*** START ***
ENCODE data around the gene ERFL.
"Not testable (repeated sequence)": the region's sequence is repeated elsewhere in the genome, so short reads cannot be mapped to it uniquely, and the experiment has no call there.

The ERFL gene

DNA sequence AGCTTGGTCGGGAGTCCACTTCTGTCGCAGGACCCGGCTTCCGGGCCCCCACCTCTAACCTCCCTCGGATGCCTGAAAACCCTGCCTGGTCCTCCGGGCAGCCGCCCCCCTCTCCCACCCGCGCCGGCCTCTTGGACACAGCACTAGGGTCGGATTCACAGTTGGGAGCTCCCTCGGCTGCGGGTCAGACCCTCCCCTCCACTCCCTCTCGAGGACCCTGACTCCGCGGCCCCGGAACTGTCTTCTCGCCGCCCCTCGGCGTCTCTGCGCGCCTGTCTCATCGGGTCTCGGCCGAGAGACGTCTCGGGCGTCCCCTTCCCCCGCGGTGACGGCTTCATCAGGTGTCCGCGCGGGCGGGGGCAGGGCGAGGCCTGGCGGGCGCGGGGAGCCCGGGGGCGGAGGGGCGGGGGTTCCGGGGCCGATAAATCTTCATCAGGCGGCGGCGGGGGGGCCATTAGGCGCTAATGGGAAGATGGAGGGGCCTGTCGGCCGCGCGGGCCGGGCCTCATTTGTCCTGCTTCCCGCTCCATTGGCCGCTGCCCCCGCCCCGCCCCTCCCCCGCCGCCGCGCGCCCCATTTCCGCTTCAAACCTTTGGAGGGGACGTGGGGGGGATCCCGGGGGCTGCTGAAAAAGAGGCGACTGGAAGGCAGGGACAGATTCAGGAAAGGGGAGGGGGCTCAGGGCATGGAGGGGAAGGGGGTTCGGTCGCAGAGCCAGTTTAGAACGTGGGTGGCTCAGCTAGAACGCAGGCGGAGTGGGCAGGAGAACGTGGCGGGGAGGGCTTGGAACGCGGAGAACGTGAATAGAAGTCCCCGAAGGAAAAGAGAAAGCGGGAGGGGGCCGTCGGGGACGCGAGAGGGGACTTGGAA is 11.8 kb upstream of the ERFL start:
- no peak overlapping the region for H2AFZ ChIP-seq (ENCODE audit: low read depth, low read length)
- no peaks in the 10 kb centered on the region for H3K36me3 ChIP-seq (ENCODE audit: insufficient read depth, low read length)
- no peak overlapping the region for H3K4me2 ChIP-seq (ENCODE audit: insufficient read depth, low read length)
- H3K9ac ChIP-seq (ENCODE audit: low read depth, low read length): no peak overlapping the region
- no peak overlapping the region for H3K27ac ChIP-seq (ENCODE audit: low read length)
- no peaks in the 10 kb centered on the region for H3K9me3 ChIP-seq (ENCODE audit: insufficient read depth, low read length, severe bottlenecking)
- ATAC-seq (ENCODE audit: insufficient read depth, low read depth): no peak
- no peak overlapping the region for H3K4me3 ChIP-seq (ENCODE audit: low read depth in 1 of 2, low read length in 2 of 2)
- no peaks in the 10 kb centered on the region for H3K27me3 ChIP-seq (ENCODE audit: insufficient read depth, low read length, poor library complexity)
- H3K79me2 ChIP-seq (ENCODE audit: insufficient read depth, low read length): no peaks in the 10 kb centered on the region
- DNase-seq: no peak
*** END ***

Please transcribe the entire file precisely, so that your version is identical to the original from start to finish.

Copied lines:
ENCODE data around the gene ERFL.
"Not testable (repeated sequence)": the region's sequence is repeated elsewhere in the genome, so short reads cannot be mapped to it uniquely, and the experiment has no call there.

The ERFL gene

DNA sequence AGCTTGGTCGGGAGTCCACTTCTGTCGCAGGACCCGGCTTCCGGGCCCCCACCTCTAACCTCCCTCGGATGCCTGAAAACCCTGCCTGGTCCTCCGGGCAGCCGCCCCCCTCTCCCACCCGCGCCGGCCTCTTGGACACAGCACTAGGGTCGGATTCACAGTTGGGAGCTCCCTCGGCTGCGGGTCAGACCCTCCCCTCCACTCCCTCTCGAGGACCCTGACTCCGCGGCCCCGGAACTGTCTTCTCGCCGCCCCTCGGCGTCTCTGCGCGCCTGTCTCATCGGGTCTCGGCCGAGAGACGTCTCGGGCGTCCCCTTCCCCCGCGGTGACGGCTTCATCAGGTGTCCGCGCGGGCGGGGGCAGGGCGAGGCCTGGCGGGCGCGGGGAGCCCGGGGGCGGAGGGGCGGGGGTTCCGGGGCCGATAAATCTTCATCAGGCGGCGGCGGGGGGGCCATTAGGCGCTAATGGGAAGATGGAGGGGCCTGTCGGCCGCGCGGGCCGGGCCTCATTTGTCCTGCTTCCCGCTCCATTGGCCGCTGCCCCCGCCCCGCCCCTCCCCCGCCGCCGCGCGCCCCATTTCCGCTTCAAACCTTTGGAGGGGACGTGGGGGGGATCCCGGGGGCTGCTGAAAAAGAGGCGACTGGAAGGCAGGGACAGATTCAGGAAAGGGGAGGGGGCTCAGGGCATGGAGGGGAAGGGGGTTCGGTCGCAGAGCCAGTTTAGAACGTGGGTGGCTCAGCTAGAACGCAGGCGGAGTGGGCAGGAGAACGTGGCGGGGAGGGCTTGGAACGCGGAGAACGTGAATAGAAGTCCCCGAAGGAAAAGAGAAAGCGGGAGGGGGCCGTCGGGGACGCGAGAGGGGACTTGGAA is 11.8 kb upstream of the ERFL start:
- no peak overlapping the region for H2AFZ ChIP-seq (ENCODE audit: low read depth, low read length)
- no peaks in the 10 kb centered on the region for H3K36me3 ChIP-seq (ENCODE audit: insufficient read depth, low read length)
- no peak overlapping the region for H3K4me2 ChIP-seq (ENCODE audit: insufficient read depth, low read length)
- H3K9ac ChIP-seq (ENCODE audit: low read depth, low read length): no peak overlapping the region
- no peak overlapping the region for H3K27ac ChIP-seq (ENCODE audit: low read length)
- no peaks in the 10 kb centered on the region for H3K9me3 ChIP-seq (ENCODE audit: insufficient read depth, low read length, severe bottlenecking)
- ATAC-seq (ENCODE audit: insufficient read depth, low read depth): no peak
- no peak overlapping the region for H3K4me3 ChIP-seq (ENCODE audit: low read depth in 1 of 2, low read length in 2 of 2)
- no peaks in the 10 kb centered on the region for H3K27me3 ChIP-seq (ENCODE audit: insufficient read depth, low read length, poor library complexity)
- H3K79me2 ChIP-seq (ENCODE audit: insufficient read depth, low read length): no peaks in the 10 kb centered on the region
- DNase-seq: no peak